Even as smiling members of the Saudi royal family feted President Bush and his entourage this week, presenting the lame-duck leader with an ornamental sword, Saudi Arabia’s most prominent English-language daily stabbed him with a pen over his aggressive Iran policy.
“Whatever threat Iran may constitute, now or in the future, must be addressed peaceably and through negotiations,” said an unsigned editorial in Tuesday’s Arab News.
“In his confrontational remarks about Iran, [Bush] offers no carrot, no inducement, no compromise -- only the big U.S. stick,” it said. “This is not diplomacy in search of peace. It is madness in search of war.”
Bush and an entourage that included Secretary of State Condoleezza Rice, White House advisor Elliot Abrams and Chief of Staff Josh Bolten toured the Middle East in recent days to hasten long-dormant Israeli-Palestinian peace talks, reinvigorate the administration’s agenda to spread democracy, and forge an alliance of friendly states against Iran’s regional aspirations and nuclear program.
But though Bush may have persuaded a Persian Gulf bank to curtail business dealings with Tehran, analysts say they’re skeptical that the president managed to shift the momentum in the Middle East.
“All the politicians give [Bush] a very beautiful smile and give him a medal,” said Turki Rasheed, a businessman in Riyadh, the Saudi capital, who runs a nonprofit civic organization called Saudi Election. “But following Bush is a kiss of death. Anyone who goes with that kind of philosophy is out of the race.”
Bush’s visit coincided with fresh Israeli attacks in the Gaza Strip and Palestinian rocket strikes on southern Israel. Images of bloodied and crying Palestinian children being rushed to hospitals flickered across Arab news channels.
As Bush arrived in the Persian Gulf region, Al Jazeera, the Qatar-based pan-Arab television station, aired a live hourlong interview with Iranian Foreign Minister Manouchehr Mottaki, who railed against the United States. A couple of days later, the Kuwaiti foreign minister arrived in Tehran.
“My country knows who is our friend and who is our enemy,” Sheik Mohammed Sabah Salem Sabah told reporters Wednesday. “Iran is our friend.”
Analysts say Bush got a mixed response from Arab leaders on his three top issues: He received encouragement in promoting Arab-Israeli peace, he was ignored on the expansion of democratic rights, and he was firmly rebuffed on confronting Iran.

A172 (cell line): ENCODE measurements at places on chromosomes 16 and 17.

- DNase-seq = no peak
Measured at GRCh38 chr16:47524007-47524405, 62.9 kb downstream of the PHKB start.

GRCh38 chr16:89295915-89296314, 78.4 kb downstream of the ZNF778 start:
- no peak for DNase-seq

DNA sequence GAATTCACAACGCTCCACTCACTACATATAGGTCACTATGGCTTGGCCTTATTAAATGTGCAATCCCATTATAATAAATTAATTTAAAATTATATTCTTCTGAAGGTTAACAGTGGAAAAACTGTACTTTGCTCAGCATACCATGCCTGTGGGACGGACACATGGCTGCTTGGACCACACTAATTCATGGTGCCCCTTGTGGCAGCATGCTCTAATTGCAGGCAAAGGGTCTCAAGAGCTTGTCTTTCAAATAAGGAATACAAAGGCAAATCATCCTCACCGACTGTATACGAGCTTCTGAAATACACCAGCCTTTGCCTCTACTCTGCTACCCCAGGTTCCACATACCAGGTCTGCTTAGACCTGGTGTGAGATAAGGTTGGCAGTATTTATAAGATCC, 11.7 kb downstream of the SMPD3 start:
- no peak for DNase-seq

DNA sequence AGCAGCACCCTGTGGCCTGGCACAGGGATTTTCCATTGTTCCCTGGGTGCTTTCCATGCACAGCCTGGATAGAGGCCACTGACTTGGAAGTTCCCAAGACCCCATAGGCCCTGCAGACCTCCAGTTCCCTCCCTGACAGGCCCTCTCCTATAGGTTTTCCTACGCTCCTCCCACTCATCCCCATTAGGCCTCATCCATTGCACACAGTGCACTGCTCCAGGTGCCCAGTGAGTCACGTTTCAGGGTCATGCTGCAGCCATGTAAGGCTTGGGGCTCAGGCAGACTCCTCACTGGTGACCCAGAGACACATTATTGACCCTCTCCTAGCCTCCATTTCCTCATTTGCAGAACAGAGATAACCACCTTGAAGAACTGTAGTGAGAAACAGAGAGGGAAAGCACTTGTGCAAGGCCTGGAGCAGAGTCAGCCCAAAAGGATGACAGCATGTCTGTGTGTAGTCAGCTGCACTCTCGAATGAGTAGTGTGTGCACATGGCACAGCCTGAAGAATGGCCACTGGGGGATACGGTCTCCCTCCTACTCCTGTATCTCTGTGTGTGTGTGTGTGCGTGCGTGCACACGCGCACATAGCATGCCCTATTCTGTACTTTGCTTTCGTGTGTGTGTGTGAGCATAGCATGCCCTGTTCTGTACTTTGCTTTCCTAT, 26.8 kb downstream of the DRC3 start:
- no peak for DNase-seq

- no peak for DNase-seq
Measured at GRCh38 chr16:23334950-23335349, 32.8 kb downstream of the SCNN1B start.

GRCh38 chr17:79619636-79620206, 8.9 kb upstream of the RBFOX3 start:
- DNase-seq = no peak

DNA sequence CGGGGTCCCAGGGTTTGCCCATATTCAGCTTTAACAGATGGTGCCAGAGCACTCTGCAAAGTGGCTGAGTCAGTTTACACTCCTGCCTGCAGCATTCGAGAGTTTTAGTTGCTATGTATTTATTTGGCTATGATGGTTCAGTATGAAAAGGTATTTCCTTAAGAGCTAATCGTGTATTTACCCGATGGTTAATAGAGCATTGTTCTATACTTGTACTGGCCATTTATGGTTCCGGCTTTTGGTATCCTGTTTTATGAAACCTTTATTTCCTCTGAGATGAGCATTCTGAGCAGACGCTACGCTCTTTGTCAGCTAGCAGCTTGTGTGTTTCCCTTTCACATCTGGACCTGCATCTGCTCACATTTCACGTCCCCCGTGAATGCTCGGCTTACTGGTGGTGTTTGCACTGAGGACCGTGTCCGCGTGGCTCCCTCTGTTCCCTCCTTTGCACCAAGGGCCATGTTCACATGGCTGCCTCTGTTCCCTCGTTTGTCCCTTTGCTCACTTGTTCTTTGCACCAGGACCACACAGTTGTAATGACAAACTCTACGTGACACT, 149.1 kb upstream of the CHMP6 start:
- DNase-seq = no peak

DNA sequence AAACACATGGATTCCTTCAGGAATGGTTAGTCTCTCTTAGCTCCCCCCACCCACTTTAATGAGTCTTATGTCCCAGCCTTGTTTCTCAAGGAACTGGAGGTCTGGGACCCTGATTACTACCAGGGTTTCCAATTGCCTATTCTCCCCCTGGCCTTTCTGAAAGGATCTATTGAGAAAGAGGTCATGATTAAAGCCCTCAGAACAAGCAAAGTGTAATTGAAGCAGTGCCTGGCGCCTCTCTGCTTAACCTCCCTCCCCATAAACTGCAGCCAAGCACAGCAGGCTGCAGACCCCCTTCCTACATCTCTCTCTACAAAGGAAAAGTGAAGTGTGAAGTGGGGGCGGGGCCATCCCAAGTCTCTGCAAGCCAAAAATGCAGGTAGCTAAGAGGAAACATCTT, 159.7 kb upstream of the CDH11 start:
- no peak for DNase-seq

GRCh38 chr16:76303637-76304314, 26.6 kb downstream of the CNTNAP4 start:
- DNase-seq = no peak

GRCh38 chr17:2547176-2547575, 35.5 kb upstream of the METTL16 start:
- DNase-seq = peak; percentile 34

“Bush has essentially one way of solving problems, which is head-on confrontation,” Marina Ottaway, director of the Middle East program at the Carnegie Endowment for International Peace, said in a telephone interview from Bahrain. “The message that he got from Saudi Arabia and the United Arab Emirates is, essentially, that’s not the way we’re going to deal with the Iran problem.”
Though Bush administration officials downplayed Saudi Arabia’s invitation to Iranian President Mahmoud Ahmadinejad to attend the recent hajj pilgrimage in Mecca, the kingdom, under the independent-minded rule of King Abdullah, has been pursuing diplomatic initiatives in cooperation with Iran for nearly a year.
“They have a very strong feeling that they are neighbors with Iran, and as such they have to build somewhat positive relationships,” said Michel Makinsky, a Middle East expert at the Poitiers School of Business Management in France.
Bahrain’s Ahli United Bank, which has strong ties to Tehran, has told the Reuters news agency that it has suspended business with Iran as a result of the Bush visit. For months, there have been indications that more gulf banks and businesses with interests in the U.S. might also curtail ties to Iran, which relies on the region’s banking system to finance exports and imports.
Overshadowing Bush’s trip to the Middle East was the legacy of Iraq, the one regional hot spot the president didn’t visit or forcefully address during his eight-day trip. Though Iraq has receded as a leading issue in the American presidential campaign, it remains a sore point in the Mideast.
Arab leaders worry that they’ll be left to address unforeseen consequences of any other Bush administration initiative, whether in the Palestinian territories or Iran, analysts said. As a consequence, they’re hedging bets, seeking out additional Western powers for support. During Bush’s visit, Saudi Arabia, the United Arab Emirates and Qatar also invited French President Nicolas Sarkozy.
“They’re sending signals that they’re diversifying their support,” Ottaway said. “There’s a real concern. It’s not just playing games. There’s a real concern as to whether the U.S. can provide a security umbrella.”